I rolled out of bed on a foggy spring morning at Harlaxton College located right outside Grantham, England. I decided the night prior to go visit the small village of Sproxton where Clarice L. Osborne Memorial Chapel used to sit before it was moved brick by brick officially to Baldwin City, KS on Oct. 23, 1996.
After doing some research by hopping onto the “Baker University – Clarice L. Osborne Memorial Chapel” Facebook page, I was able to find that the village of Sproxton housed the memorial and original location the Chapel.
Since Osborne Chapel was reestablished it has become a focal point on campus, and Baker wouldn’t be the same without.
I am one of two Baker students studying at Harlaxton College this semester. I saw it as a duty to myself, and to Baker’s campus, to go find out more about where Osborne Chapel came from and why we have it now.
It seems that most people know the Chapel is from somewhere in England. One of the first things freshmen hear during orientation and on campus tours is about how proud we are of this little house of worship.
The Chapel was originally named the Sproxton Methodist Chapel and sat across the street from the only pub, called in the village called ‘The Crown Inn’. The village is small and rests quietly in the English countryside.
Directly across where Coston st. and Main st. meet sits a small bricked memorial garden. This site is where the chapel stood and currently displays two engraved stones with words etched into each honoring both Sproxton Methodist Chapel and Osborne Chapel.
The left stone reads: “For thou must share if thou wouldst keep that good thing from above for ceasing to share we cease to have such is the law of love”.
That phrase highlights the love and unification that the Chapel represents having existed in both places at one time or another. The stone on the right honors the current location where the Chapel presides now in Baldwin City, KS at Baker University.
The Chapel was built in 1864, making it only a few years younger than Baker University itself which was established in 1858. The use of the Chapel is similar in how the people of Sproxton once used it in the 20th century.
The awning located in the gardens behind the Chapel was originally located at the entrance of the building and welcomed its congregation for services as they entered the Chapel on Coston road.
I was directed by a Sproxton local to speak with eighty-seven year old Raymond Bennett who had attended the Chapel with his family as a child. Bennet lives next to the pub across the street from the memorial garden, and used to own the pub a few decades ago.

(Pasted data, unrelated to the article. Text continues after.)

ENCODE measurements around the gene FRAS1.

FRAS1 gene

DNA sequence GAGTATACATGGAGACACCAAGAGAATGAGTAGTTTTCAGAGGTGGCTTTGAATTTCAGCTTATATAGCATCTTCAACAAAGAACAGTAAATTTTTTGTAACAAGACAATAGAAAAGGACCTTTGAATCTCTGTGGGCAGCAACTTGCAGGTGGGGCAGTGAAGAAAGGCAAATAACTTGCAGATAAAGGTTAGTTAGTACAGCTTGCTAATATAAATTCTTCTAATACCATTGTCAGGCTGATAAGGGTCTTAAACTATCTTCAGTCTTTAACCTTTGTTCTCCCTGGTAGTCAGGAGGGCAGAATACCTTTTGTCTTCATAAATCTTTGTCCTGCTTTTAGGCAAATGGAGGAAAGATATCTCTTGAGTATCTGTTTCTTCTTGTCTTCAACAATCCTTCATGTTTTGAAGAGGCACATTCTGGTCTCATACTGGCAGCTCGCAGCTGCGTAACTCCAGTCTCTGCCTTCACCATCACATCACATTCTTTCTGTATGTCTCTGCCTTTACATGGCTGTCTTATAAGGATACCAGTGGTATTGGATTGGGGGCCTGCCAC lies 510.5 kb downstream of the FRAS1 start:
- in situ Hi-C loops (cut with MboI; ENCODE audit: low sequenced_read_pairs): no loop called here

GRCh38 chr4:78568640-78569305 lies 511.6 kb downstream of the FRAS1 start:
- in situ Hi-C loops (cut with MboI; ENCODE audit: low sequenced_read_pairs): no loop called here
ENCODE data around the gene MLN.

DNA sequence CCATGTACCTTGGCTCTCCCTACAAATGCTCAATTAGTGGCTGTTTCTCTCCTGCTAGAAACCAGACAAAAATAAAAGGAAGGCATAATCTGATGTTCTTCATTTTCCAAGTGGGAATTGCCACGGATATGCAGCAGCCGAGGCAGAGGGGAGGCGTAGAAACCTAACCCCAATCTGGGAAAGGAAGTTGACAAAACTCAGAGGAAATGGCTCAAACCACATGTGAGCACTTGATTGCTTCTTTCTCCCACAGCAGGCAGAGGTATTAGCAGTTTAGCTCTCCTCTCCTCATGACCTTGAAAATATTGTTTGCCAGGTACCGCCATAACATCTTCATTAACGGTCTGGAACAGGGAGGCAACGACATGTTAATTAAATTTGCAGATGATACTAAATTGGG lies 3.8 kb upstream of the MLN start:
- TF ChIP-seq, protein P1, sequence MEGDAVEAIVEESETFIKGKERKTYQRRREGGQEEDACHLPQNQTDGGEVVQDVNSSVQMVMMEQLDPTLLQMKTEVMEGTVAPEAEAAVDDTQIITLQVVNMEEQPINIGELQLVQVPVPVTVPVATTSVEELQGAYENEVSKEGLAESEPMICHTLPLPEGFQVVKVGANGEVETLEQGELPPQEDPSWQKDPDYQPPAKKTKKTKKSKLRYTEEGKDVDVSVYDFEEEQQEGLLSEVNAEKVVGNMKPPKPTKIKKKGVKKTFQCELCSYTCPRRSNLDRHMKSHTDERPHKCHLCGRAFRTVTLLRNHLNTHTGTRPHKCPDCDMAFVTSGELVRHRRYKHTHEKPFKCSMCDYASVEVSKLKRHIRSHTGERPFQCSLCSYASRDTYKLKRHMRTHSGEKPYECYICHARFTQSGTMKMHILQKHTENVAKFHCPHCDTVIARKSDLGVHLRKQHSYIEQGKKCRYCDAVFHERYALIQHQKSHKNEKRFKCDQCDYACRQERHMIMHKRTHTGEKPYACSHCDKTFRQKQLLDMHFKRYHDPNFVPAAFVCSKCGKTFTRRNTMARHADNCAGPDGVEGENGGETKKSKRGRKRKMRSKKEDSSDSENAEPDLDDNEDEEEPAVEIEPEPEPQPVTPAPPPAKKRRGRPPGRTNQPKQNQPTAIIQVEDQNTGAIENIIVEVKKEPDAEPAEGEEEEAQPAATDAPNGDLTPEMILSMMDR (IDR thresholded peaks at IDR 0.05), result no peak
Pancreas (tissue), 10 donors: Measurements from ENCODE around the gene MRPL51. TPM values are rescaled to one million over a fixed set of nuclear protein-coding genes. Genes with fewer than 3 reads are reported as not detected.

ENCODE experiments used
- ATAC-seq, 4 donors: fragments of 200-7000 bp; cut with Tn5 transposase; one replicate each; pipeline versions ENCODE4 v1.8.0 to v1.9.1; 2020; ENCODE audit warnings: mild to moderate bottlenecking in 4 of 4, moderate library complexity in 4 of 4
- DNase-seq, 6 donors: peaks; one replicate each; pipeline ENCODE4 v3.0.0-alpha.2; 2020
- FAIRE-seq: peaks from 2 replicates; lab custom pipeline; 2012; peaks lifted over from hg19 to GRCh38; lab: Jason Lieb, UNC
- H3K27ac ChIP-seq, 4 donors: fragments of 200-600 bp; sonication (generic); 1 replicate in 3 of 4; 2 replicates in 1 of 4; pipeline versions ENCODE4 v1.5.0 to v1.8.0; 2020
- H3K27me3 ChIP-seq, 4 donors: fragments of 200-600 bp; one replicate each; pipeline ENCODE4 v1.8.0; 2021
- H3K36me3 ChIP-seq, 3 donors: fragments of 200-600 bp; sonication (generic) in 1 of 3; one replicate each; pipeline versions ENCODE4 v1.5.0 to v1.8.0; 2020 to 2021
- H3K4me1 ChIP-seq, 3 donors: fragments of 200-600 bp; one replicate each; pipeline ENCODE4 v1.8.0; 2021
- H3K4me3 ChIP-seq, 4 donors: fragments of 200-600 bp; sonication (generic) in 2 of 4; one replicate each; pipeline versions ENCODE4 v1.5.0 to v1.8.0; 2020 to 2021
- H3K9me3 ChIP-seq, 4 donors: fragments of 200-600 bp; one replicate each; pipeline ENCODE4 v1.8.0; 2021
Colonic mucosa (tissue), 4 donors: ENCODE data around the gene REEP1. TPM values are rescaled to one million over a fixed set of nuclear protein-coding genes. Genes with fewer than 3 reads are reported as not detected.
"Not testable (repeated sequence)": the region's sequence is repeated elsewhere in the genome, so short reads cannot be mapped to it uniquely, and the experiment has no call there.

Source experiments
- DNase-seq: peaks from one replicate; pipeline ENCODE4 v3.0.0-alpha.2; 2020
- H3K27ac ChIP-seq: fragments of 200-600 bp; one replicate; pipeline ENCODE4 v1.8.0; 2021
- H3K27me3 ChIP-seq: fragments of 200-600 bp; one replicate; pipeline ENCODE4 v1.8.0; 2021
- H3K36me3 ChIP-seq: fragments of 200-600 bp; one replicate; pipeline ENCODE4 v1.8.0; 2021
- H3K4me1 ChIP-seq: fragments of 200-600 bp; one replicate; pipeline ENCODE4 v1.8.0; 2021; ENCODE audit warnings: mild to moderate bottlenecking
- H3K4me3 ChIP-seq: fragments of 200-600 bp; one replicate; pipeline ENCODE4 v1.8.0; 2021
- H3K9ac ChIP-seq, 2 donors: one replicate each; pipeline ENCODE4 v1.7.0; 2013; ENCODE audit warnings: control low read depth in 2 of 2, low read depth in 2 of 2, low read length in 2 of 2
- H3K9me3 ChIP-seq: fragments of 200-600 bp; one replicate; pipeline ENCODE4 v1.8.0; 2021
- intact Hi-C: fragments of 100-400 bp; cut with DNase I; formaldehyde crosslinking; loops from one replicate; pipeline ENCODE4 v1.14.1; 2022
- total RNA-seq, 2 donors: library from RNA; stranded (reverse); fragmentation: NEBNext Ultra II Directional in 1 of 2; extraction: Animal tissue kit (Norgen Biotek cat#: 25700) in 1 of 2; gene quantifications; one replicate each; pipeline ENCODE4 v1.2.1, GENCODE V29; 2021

While waiting for Bennett to come home to interview him I saw him drive up in his little red car with the biggest smile possible. After collecting his grocery bags he invited me in for a cup of tea to talk about the history of the Chapel.
In his home, Bennett showed me a painting of the Chapel where it had originally stood and talked about his life mentioning little things that he remembered about the Chapel. He recalled that the gate that separated the Chapel’s front garden and the street had spikes sticking out and one day he had run his bike into the spike and injured himself.
These little differences between the Chapel then and now highlight the lives and experiences that the chapel has touched both in Kansas and in England.
Bennett offered to drop everything he was doing for the day and explain all the history that exists in Sproxton. The little red car and Bennett showed me how people live in this country compared to my own. That Chapel opened my eyes to the cultural difference and similarities that exist between Sproxton and Baldwin City.
University Minister Reverend Kevin Hopkins visited the site of the Chapel in March 2018 and found it incredibly powerful to stand at the site where the Chapel once stood for over 100 years.
“People have been married, buried, baptized and worship here since 1864,” Hopkins said.
Junior Noah Hasting is an active Chapel-goer and loves the atmosphere that exists Thursday mornings at 11 a.m.
“It’s a community and my favorite part is seeing people talking to one another before Chapel begins whether it be about God, religion, academics or just something random and fun,” Hastings said. “People are laughing and smiling and it just brings joy to the week.”
From 1985 to 1986 the Chapel sat in disuse only to be discovered in 1989 by Dr. Dean Bevan professor of english and visiting professor at Harlaxton College found the Chapel in Sproxton. The Chapel had been closed for seven years due to a low number in congregation numbers.
“It is so powerful to know that the Chapel has been used as a worship space on two continents,” Hopkins said.
Exactly a year after the Chapel was established at Baker, the former Prime Minister of Great Britain Margaret Thatcher attended the rededication ceremony held on Oct. 23, 1996. Thatcher’s father occasionally preached in the Chapel as Thatcher attended the Kesteven and Grantham Girls’ School in nearby Grantham.
One thing that can be agreed on by all those affected by the Chapel is this that the Chapel represents worship through the ages and a connection with England, a country with a rich and deep history.
As the day came to a close Bennett reflected on how intertwined his culture and American culture were together. It is so important to appreciate and learn about where things come from, as history is passed from one generation to another. Osborne Chapel represents the diversity of the world and how both cultures ultimately come together in the end.
Bennett offered to drive me back to Harlaxton Manor as the sun began to set. The take-away from that unexpected Friday adventure was incredibly profound but so simple.
“History is one of the most important things we have,” said Bennett.